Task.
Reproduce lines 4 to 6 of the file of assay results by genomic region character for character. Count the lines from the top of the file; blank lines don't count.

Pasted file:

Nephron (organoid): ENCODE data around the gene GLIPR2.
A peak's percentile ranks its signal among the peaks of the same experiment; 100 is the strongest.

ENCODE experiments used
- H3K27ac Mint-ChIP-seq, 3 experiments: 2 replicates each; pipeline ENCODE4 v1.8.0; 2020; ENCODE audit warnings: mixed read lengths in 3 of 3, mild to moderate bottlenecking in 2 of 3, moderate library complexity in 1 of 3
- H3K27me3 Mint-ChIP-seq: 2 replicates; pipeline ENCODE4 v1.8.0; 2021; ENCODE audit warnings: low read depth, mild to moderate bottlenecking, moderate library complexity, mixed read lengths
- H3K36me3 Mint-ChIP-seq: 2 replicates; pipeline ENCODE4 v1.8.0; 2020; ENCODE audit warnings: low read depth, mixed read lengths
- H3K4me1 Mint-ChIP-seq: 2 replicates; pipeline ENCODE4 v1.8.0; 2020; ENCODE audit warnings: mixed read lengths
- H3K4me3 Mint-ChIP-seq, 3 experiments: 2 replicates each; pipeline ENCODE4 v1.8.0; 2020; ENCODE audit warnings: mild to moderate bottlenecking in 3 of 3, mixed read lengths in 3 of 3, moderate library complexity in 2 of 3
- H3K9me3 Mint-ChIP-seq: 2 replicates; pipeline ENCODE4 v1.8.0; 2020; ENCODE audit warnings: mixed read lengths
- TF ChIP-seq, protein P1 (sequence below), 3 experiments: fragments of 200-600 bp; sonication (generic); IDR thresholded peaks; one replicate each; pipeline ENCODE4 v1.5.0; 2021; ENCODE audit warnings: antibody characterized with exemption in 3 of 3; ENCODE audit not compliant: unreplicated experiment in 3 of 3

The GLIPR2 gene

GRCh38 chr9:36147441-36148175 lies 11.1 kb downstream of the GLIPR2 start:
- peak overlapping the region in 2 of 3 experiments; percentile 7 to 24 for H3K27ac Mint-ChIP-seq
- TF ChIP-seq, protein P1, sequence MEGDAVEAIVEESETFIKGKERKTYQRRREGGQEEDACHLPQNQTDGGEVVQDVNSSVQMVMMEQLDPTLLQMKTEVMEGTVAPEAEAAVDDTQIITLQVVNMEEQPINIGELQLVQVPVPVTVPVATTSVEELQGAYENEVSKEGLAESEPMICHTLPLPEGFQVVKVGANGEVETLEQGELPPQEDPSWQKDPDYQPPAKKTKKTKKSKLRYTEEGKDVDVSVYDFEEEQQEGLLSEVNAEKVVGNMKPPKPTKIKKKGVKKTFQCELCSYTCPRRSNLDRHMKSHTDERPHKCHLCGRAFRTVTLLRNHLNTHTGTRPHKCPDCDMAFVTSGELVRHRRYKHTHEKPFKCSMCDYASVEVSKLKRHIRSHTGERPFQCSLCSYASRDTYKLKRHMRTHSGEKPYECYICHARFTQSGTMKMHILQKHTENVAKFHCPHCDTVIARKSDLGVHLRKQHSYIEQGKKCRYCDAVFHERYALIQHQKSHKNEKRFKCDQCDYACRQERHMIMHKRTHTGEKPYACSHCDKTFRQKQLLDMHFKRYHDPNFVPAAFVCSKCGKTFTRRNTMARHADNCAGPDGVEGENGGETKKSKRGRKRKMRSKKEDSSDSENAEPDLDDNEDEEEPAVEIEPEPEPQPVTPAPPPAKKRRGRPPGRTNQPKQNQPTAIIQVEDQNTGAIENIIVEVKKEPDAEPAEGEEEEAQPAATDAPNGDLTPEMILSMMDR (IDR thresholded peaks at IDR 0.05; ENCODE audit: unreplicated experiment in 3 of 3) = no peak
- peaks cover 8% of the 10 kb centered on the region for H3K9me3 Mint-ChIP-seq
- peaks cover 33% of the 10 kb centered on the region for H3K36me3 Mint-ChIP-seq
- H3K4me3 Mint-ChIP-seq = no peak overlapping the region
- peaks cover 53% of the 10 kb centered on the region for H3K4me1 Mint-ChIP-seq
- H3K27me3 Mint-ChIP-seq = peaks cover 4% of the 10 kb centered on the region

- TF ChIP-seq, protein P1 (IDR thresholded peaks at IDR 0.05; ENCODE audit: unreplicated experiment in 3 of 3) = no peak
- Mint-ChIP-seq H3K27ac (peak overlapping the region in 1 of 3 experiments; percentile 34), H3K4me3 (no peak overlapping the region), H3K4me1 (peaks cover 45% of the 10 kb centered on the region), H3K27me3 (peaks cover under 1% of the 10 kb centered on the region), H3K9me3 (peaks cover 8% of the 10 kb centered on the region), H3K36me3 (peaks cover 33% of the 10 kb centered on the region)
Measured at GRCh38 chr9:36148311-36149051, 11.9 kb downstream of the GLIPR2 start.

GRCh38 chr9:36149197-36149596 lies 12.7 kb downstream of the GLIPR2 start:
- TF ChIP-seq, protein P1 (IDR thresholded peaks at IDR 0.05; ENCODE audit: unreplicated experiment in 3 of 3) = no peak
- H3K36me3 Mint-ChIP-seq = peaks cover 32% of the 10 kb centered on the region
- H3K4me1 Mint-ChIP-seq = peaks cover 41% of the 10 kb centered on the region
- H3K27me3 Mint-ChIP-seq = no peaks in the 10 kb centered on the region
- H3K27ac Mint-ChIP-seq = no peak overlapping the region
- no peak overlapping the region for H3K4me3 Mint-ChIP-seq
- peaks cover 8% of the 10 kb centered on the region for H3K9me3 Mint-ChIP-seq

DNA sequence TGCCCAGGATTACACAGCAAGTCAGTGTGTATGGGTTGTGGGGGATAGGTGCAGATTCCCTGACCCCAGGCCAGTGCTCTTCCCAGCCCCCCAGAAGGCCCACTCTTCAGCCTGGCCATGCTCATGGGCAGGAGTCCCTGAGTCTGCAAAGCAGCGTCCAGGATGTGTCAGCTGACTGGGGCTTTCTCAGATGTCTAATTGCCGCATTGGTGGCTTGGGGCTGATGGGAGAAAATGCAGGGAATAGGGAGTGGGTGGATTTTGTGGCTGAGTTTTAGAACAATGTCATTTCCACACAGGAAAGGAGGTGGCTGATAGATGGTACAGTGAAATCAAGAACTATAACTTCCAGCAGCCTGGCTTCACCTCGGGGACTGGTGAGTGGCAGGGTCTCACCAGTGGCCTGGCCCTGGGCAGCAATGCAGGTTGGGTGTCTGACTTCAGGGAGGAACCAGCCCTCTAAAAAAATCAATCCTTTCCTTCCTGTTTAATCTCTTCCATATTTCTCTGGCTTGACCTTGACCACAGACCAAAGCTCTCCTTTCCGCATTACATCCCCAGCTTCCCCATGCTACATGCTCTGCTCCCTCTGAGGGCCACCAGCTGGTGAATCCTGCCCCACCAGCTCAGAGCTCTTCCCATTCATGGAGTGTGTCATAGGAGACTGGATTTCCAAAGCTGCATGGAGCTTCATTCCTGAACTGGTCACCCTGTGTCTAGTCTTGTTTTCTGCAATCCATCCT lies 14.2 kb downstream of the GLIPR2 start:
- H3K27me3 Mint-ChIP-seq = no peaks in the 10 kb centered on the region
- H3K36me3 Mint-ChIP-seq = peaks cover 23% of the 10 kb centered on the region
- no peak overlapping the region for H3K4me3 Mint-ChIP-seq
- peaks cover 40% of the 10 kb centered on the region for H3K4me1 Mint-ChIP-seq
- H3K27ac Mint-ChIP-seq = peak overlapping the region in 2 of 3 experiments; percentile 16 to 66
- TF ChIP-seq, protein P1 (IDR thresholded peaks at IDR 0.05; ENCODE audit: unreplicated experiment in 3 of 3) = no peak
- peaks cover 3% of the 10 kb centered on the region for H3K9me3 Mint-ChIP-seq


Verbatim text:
- H3K27ac Mint-ChIP-seq, 3 experiments: 2 replicates each; pipeline ENCODE4 v1.8.0; 2020; ENCODE audit warnings: mixed read lengths in 3 of 3, mild to moderate bottlenecking in 2 of 3, moderate library complexity in 1 of 3
- H3K27me3 Mint-ChIP-seq: 2 replicates; pipeline ENCODE4 v1.8.0; 2021; ENCODE audit warnings: low read depth, mild to moderate bottlenecking, moderate library complexity, mixed read lengths
- H3K36me3 Mint-ChIP-seq: 2 replicates; pipeline ENCODE4 v1.8.0; 2020; ENCODE audit warnings: low read depth, mixed read lengths